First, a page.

We at Grown Rogue believe that it is not a question of if–but when the federal government legalizes marijuana for both medical and recreational purposes.
We could support our position in a myriad of ways. We could argue that the public sentiment tide has turned with Gallup reporting in 2016 that 60% of Americans support federal legalization (up from 35% in 2003-2005) and 45% of Americans openly admit they’ve tried it. We could argue states’ rights (which was the basis for the famous 2013 “Cole Memo” recently under Attorney General Jeff Sessions’ scrutiny). For fun, google the correspondence that Sessions and the various state administrations are having this week.
But at Grown Rogue we are fundamentally capitalists. The federal government will decide that they, and states, cannot afford to keep this prohibition up. The tax revenue is simply too lucrative for state budgets already tapped, and the cost of keeping cannabis federally illegal is too much.
How Federal Marijuana Law Impacts Legal Cannabis Companies
From a business standpoint, the cannabis industry is like any other- with additional challenges thanks to federal prohibition that prevent this industry to developing into the international export juggernaut US Cannabis could become.
Why? Running a business is hard enough. However, with federal prohibition, a variety of the tools typical businesses have to help them are not available. This includes, but is by no means limited to:
- Banking/depositing funds limitation = primarily cash business. Right now, only state chartered credit unions are able to take funds; any federally chartered financial institutions do not accept funds from plant touching businesses. You have the same problem for using credit cards for consumers looking to purchase cannabis, making this industry a primarily cash business. Practically that means you have a lot of cash changing hands; not ideal for accounting, loss prevention, and/or employee safety.
- Access to credit lines/commercial loans. While other businesses would have a variety of commercial loan products available (using inventory, land, and/or equipment as collateral- not to mention SBA, agriculture subsidies, etc.), most investments in the legal cannabis space come in the form of private individual investment, specialized private equity funds, and increasingly foreign public capital markets. That leaves costs of capital significantly higher than in other businesses.
- 280e, a federal restriction on typical tax deductions business take, is a costly and time intensive provision to structure around. Add to this challenge the fact that many national & regional accounting firms are not yet accepting cannabis clients, and you have a lack of service provider options with a tricky tax structure standpoint.
- Access to insurance, business services. etc. When we went out to quote the cannabis insurance market, there were significantly fewer insurance companies (see bank restrictions above) that were able to provide simple business coverage quotes. Last year, an executive in Terra Tech was denied personal life insurance just being employed in the space. Even Quickbooks took a position that it was not accepting Cannabis clients (we chose Xero).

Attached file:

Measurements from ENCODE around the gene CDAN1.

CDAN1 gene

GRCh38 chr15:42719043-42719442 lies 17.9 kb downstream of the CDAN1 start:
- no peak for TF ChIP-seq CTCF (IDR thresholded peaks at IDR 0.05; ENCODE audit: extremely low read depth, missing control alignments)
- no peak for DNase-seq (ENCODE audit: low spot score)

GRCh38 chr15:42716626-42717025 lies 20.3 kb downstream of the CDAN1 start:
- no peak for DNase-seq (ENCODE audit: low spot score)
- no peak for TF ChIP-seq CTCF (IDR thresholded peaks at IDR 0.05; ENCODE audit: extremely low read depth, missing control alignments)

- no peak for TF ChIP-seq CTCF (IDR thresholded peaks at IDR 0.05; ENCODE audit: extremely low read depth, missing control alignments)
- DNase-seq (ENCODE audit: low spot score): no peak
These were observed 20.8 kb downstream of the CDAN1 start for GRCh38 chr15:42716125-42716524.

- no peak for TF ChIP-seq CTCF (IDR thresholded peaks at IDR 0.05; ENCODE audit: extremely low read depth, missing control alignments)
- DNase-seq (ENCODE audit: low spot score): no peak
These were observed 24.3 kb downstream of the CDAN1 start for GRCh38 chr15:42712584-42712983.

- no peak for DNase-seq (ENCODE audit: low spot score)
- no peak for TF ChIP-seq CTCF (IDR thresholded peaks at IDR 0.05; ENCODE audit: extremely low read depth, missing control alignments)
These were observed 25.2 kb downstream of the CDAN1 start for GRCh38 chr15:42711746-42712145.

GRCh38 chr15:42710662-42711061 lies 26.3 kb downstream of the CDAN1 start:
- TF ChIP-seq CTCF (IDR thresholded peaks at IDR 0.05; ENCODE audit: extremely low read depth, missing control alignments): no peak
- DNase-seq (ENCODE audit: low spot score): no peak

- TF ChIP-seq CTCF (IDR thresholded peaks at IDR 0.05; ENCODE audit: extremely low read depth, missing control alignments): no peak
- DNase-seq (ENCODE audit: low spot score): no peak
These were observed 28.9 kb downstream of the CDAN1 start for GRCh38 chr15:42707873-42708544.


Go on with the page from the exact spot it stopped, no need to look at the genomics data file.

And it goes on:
Any one of these issues are not fatal, but it makes life difficult, and ultimately decreases productivity and profitability. It also creates barriers to entry for the historic marijuana farmers that should move to recreational production, but because of these barriers choose to remain in the black market. All of this, in turn, limits tax revenue. Turning to that…
Cannabis Tax Revenue vs. Costs for War Against Drugs
Consider the tax revenue that the states have received who have legalized cannabis just from intrastate consumption:
- Washington, 2016- $256M tax revenue
- Colorado, 2016 – $200M tax revenue (estimated $506 since legalized in 2014)
- Oregon, 2016- $60M tax revenue
Those numbers don’t include the additional revenue from payroll taxes and/or additional economic impact from auxiliary service businesses and local economy boosts.
Forbes reported earlier this year that the legal cannabis industry was worth an estimated $7.2B in 2016, and expected to increase at an annual compounded rate of cannabis increase at 17% per year. By 2020, it is expected to create more jobs than manufacturing. And again, this only assumes intrastate sales–not international exports whatsoever.
So taxes increase, which obviously funds budget shortfalls for things like our schools. But what if we could weigh the increased tax revenues against the costs of waging the war against the black market cannabis production and distribution?
And in 2010, a Harvard University economist, Jeffrey Miron, argued just that in “The Budgetary Impact of Ending Drug Prohibition”. He estimated that legalizing marijuana could mean a $20 billion annual boost to state and federal governments when you combine the decreased costs in law enforcement and incarceration with the increased tax revenue. That was in 2010. Consider the compounded rate Forbes is quoting for the industry.
And then consider the estimated federal debt at the end of 2017 at $20.4 trillion.